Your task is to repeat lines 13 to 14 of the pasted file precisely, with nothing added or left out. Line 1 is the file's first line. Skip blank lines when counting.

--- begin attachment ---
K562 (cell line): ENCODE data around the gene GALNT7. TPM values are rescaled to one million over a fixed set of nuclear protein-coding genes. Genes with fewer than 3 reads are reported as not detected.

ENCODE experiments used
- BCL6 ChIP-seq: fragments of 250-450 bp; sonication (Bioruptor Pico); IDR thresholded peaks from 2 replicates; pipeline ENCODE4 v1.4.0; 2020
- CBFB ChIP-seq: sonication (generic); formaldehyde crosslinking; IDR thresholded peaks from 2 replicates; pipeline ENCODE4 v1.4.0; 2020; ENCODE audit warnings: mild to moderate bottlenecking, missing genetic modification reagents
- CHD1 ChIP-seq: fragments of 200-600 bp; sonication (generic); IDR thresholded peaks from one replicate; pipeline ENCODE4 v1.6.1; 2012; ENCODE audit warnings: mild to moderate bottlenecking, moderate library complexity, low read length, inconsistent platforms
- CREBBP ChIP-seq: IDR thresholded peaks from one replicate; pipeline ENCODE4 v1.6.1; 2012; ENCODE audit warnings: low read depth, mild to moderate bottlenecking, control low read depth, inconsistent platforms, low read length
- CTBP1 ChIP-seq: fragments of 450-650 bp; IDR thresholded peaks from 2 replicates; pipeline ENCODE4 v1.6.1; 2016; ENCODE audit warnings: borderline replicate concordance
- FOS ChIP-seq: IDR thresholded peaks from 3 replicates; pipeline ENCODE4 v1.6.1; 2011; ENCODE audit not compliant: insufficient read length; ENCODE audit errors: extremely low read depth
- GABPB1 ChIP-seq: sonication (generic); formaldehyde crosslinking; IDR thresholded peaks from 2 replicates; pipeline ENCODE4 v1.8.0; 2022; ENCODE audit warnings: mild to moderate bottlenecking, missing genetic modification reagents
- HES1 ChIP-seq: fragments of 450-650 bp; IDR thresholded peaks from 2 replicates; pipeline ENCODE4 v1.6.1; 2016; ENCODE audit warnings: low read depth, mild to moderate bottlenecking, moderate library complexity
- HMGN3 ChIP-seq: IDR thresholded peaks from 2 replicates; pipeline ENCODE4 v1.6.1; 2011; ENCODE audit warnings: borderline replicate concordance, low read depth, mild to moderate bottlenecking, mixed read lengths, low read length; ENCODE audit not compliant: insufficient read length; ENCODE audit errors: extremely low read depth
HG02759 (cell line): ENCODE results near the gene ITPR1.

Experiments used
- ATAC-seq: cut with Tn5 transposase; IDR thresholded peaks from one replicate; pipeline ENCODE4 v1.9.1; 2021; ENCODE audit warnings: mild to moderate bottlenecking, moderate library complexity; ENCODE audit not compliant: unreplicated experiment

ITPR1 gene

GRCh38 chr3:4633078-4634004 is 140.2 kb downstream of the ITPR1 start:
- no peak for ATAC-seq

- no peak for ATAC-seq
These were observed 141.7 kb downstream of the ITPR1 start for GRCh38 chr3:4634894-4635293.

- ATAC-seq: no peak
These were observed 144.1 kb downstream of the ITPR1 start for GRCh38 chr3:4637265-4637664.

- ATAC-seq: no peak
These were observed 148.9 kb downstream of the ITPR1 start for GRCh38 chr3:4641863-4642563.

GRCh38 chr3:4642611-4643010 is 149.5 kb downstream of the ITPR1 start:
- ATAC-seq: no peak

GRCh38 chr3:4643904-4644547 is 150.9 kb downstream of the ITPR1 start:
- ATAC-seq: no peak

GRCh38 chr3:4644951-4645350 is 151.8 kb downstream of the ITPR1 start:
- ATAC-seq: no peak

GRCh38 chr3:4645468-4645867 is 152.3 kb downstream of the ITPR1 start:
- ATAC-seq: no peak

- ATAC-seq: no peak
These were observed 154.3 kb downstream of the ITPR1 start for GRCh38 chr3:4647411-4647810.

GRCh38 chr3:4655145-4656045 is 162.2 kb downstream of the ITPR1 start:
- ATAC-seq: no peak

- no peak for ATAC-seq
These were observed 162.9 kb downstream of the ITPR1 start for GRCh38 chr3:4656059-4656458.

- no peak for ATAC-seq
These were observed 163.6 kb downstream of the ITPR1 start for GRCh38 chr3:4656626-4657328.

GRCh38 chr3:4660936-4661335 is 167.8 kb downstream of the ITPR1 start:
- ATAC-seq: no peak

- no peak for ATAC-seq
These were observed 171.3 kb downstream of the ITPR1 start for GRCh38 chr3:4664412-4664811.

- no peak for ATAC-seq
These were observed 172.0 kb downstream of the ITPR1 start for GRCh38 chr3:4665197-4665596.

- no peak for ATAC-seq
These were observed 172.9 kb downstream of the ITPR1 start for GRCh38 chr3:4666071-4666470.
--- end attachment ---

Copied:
Experiments used
- ATAC-seq: cut with Tn5 transposase; IDR thresholded peaks from one replicate; pipeline ENCODE4 v1.9.1; 2021; ENCODE audit warnings: mild to moderate bottlenecking, moderate library complexity; ENCODE audit not compliant: unreplicated experiment